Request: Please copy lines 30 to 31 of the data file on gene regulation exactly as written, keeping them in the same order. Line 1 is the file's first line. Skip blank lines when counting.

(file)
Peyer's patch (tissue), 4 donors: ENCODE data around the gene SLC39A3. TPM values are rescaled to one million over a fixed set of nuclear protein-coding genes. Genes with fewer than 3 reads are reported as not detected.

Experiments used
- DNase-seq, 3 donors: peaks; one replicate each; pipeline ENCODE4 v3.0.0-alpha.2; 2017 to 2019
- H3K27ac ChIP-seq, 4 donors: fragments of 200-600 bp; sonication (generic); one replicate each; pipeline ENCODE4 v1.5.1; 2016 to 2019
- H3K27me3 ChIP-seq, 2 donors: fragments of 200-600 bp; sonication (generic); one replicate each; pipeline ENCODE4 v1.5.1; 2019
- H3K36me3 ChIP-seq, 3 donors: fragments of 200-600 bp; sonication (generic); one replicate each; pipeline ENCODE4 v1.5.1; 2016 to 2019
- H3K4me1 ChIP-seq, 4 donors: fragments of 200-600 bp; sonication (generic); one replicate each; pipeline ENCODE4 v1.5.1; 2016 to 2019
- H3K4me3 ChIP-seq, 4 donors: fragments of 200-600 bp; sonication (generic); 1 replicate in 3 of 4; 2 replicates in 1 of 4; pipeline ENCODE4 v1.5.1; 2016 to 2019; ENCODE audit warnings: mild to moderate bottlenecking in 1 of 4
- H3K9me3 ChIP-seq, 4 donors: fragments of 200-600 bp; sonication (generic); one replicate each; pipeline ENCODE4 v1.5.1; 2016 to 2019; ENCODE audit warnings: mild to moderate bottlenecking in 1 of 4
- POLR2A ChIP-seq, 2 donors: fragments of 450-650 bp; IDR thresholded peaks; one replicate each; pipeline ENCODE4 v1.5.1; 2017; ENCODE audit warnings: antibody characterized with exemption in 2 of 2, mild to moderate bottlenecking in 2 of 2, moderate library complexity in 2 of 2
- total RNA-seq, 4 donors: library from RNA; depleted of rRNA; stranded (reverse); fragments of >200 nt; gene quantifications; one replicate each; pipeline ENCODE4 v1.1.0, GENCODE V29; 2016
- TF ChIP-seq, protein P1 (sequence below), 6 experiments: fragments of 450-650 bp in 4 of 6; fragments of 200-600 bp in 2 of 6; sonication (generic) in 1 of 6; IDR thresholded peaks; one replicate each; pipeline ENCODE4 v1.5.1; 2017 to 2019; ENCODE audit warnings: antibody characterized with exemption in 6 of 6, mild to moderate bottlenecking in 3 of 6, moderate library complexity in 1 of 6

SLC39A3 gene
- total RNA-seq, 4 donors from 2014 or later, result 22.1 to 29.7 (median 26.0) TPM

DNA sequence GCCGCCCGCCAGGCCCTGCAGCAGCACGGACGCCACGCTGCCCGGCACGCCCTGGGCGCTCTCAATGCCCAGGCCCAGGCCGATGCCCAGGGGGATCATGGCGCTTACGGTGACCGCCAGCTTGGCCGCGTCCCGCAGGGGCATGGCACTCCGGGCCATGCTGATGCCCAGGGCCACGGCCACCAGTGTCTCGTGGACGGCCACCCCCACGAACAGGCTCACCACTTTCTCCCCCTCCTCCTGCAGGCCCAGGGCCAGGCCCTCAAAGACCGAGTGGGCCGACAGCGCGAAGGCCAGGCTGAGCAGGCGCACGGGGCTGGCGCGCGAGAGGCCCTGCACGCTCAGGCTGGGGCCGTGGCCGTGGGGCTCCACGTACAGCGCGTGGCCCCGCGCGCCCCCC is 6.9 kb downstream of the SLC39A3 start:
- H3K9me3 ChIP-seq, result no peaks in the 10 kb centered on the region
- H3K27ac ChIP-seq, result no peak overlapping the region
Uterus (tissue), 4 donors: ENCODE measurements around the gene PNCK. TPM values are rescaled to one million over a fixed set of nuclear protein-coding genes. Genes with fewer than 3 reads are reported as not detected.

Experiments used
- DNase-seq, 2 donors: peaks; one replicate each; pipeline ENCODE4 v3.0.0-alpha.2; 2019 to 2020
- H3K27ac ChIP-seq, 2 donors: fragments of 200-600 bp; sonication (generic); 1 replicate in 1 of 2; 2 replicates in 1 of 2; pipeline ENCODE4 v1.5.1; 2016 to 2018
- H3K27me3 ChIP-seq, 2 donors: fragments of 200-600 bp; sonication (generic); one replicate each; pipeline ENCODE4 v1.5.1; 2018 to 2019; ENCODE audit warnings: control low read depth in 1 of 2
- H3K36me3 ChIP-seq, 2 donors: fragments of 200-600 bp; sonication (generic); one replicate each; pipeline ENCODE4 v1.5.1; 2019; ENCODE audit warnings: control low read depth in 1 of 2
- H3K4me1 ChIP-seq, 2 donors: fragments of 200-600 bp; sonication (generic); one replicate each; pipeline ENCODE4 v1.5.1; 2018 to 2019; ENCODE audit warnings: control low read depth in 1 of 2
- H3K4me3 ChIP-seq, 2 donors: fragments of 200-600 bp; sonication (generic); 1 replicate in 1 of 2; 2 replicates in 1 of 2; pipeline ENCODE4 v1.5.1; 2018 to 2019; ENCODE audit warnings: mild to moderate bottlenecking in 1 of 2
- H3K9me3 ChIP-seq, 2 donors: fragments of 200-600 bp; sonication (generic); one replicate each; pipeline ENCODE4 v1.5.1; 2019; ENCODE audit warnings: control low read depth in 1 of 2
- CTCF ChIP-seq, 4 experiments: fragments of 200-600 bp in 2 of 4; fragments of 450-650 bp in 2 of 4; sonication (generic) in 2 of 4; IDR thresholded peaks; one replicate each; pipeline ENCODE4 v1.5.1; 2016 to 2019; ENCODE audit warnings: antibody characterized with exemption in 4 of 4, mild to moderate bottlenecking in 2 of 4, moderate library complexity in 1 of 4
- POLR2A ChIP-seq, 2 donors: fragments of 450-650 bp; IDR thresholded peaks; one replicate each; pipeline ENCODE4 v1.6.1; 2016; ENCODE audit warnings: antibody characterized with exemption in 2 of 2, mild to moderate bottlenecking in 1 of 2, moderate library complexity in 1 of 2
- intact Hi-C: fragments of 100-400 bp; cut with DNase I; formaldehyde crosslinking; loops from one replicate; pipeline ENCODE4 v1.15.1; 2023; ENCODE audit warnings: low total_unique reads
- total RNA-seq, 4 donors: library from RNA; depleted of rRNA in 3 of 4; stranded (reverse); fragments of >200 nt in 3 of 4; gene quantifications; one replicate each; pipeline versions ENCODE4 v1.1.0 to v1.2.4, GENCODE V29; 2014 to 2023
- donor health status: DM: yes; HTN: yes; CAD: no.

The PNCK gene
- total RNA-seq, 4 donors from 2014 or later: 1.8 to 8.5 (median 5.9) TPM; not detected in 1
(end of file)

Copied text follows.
- total RNA-seq, 4 donors: library from RNA; depleted of rRNA in 3 of 4; stranded (reverse); fragments of >200 nt in 3 of 4; gene quantifications; one replicate each; pipeline versions ENCODE4 v1.1.0 to v1.2.4, GENCODE V29; 2014 to 2023
- donor health status: DM: yes; HTN: yes; CAD: no.